Back to the Future – Fulfilling the Promise of Human Caring
Ira Byock, MD, FAAHPM
Founder and Chief Medical Officer
The Institute For Human Caring
It’s said that hindsight is 20/20. Now, in the year 2020 Dr. Byock invites us to look back at the founding values and qualities of our field and envision a bright future of hospice and palliative care. Dame Cicely Saunders committed us to giving the best of our minds and hearts to caring for whole persons. She coined the term “total pain,” suffering that extends beyond physical distress to encompass emotional, social and spiritual misery. By definition, our field is dedicated to alleviating suffering caused by advanced illness and improving people’s quality of life. Our founders embedded qualities of clinical excellence, compassion, hospitality, fairness, as well as research to continually improve the quality of our services.
For over half a century our field has expanded and evolved. We have wrestled with public misconceptions, statutory and regulatory restrictions and profit motives. We still do. Today we know that at our best, our care not only alleviates suffering, but also preserves people’s ability to live as fully as possible through the very end of life and to die well in the context of family and community. These are not merely abstractions or aspirations; this is authentic human caring. This our heritage. It can and must be our future.
Ira Byock, M.D., FAAHPM is a leading medical authority and public advocate for improving care through the end of life.
Dr. Byock is an acknowledged visionary and pioneer in palliative care who has made important contributions as a clinician, author and educator.
He is founder and serves as chief medical officer of the Institute for Human Caring, a component of Providence St. Joseph Health. The Institute drives transformation in clinical systems and culture to make caring for whole persons the new normal. The Institute for Human Caring’s change strategies produce measurable and scalable improvements in health care quality and efficiency.
Dr. Byock has been involved in hospice and palliative care since 1978. His research has contributed to conceptual frameworks for the lived experience of illness along a continuum from suffering to wellbeing; measures for subjective quality of life during illness; and counseling methods to support life completion. He is a past president of the Academy of Hospice and Palliative Medicine. From 1996 to 2006 he directed Promoting Excellence in End-of-Life Care, a national Robert Wood Johnson Foundation program that developed prototypes for concurrent palliative care of people with life-threatening conditions. From 2003 through July 2013, he directed the palliative medicine program at Dartmouth-Hitchcock Medical Center in Lebanon, N.H. He continues to be an active emeritus professor of medicine and community & family medicine at the Geisel School of Medicine at Dartmouth.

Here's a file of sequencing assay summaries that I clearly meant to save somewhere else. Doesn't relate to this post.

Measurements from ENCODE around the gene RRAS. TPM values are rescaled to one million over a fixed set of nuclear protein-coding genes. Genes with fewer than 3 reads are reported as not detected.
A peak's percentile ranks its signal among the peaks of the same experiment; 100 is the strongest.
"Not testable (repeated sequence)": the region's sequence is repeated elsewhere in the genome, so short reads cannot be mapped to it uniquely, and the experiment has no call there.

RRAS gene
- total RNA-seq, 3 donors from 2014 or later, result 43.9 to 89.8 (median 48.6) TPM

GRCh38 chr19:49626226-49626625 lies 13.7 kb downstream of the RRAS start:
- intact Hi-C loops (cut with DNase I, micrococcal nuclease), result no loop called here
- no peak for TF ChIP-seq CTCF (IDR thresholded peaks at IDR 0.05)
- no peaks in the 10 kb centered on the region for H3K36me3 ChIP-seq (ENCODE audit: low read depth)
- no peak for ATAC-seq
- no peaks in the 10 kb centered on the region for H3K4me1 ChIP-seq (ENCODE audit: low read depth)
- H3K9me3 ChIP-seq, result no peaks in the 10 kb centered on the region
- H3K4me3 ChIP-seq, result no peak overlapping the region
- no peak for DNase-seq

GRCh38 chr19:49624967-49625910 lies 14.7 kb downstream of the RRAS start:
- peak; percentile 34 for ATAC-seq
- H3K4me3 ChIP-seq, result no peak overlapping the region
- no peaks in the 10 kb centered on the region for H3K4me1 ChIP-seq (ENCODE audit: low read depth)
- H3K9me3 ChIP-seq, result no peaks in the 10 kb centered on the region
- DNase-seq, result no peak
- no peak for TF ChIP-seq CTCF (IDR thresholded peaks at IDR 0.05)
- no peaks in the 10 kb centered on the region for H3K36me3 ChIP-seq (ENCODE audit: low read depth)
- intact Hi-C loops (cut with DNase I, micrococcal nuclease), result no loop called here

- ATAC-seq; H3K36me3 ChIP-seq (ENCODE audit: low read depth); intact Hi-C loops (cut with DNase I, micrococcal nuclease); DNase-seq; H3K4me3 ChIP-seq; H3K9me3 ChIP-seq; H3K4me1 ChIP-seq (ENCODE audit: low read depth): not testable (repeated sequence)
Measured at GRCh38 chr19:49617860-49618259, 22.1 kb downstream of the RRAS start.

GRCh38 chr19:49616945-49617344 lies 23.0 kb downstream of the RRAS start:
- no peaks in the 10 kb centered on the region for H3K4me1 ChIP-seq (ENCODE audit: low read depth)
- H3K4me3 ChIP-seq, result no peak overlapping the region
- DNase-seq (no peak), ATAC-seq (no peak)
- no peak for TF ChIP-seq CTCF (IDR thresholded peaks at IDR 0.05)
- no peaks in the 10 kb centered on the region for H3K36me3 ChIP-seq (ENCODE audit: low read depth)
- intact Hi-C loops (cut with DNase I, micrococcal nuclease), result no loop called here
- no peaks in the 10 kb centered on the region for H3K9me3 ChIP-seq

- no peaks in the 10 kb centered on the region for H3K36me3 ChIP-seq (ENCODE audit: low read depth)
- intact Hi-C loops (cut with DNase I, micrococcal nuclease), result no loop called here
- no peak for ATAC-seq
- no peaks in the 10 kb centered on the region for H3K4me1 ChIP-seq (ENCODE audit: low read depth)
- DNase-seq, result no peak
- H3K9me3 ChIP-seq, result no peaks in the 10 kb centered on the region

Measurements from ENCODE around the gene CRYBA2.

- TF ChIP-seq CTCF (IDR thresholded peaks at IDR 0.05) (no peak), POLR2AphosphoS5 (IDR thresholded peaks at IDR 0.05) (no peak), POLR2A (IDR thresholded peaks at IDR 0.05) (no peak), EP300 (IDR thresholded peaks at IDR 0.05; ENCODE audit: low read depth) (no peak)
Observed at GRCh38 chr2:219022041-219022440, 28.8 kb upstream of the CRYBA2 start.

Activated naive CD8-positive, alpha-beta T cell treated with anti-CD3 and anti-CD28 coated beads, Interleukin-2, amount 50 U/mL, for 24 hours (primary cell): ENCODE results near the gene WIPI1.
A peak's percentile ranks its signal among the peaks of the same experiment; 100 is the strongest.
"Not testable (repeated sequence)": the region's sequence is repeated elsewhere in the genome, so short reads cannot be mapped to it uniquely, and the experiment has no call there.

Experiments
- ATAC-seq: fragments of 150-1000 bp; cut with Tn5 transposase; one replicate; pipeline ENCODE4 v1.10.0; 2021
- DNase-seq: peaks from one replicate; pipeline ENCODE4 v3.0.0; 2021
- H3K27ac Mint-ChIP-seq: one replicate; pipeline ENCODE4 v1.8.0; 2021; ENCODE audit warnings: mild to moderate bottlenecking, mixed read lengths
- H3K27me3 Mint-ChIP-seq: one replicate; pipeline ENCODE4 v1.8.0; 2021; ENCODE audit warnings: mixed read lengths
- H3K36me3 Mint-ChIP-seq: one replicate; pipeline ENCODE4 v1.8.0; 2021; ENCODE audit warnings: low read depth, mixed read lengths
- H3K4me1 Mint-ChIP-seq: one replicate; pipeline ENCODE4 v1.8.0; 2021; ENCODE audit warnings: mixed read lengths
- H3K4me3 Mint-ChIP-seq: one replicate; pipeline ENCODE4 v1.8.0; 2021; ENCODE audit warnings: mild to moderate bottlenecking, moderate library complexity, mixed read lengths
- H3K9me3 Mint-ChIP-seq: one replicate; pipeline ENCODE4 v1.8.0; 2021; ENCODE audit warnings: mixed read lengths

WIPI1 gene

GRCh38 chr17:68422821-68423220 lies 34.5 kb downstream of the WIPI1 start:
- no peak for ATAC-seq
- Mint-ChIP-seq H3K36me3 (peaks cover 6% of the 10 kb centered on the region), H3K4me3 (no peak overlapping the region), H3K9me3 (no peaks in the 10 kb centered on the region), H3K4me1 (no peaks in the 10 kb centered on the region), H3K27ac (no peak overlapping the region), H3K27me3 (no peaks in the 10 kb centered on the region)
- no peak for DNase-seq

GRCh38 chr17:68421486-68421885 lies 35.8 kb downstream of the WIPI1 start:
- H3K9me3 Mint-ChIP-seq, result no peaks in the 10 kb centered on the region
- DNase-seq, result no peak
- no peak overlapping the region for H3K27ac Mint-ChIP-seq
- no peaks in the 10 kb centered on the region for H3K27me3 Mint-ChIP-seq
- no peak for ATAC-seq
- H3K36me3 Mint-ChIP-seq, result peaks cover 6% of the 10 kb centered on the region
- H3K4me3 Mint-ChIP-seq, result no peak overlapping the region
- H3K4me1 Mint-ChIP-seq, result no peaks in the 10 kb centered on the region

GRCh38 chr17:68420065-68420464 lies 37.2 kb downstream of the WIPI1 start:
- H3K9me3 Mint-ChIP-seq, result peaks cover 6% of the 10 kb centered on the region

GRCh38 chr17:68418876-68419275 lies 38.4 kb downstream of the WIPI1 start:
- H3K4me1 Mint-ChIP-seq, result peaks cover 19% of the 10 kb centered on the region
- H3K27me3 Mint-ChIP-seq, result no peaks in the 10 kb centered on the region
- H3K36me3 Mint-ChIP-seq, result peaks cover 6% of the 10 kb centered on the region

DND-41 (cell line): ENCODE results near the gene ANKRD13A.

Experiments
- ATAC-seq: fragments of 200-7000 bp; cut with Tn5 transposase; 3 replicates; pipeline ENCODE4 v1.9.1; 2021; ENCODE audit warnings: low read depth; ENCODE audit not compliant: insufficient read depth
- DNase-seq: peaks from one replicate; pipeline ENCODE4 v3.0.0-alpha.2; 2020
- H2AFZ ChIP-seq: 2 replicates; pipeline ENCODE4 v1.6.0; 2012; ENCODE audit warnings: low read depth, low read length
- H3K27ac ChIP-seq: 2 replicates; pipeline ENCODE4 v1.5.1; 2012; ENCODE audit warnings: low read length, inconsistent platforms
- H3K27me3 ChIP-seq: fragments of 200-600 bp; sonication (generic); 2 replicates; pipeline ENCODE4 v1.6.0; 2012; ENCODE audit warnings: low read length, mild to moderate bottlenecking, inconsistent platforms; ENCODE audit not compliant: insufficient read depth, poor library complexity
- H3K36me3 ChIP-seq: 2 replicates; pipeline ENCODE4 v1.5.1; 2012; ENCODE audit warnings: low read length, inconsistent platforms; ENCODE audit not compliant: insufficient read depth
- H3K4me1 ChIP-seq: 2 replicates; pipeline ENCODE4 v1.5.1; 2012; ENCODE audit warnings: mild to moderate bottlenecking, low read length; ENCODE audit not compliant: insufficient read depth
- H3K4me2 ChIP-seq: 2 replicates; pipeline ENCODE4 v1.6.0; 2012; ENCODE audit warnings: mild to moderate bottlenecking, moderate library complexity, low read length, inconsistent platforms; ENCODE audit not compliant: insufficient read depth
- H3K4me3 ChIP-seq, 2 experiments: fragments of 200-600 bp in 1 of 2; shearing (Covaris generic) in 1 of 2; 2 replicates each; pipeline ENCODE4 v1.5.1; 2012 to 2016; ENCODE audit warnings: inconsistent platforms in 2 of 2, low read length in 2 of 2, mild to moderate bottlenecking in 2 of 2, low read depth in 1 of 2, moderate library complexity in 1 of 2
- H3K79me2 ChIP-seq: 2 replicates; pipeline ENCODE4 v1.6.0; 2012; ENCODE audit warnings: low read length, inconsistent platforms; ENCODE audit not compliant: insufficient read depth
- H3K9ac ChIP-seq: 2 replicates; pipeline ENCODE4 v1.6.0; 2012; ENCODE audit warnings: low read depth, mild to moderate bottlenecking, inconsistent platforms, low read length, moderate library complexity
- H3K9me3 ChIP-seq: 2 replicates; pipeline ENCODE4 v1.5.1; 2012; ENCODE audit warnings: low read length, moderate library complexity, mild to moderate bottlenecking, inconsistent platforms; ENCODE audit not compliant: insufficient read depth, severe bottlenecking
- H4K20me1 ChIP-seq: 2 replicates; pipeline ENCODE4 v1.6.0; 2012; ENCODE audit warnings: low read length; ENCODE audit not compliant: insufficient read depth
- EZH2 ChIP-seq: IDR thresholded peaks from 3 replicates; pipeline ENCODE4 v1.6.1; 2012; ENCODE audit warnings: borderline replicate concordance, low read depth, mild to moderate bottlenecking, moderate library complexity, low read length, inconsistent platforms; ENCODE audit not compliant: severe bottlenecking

Dr. Byock has authored numerous articles in academic journals. His first book, Dying Well, (1997) has become a standard in the field of hospice and palliative care. The Four Things That Matter Most, (2004) is widely used as a counseling tool within palliative care as well as pastoral care. The Best Care Possible (2012) tackles the crisis that surrounds illness and dying in America and the transformation that is possible.
Dr. Byock lectures nationally and internationally. He has been a featured guest on national television and radio programs, including CBS’ 60 Minutes (on three separate occasions), PBS News Hour, Fox and Friends, and NPR’s All Things Considered, Talk of the Nation, and On Being.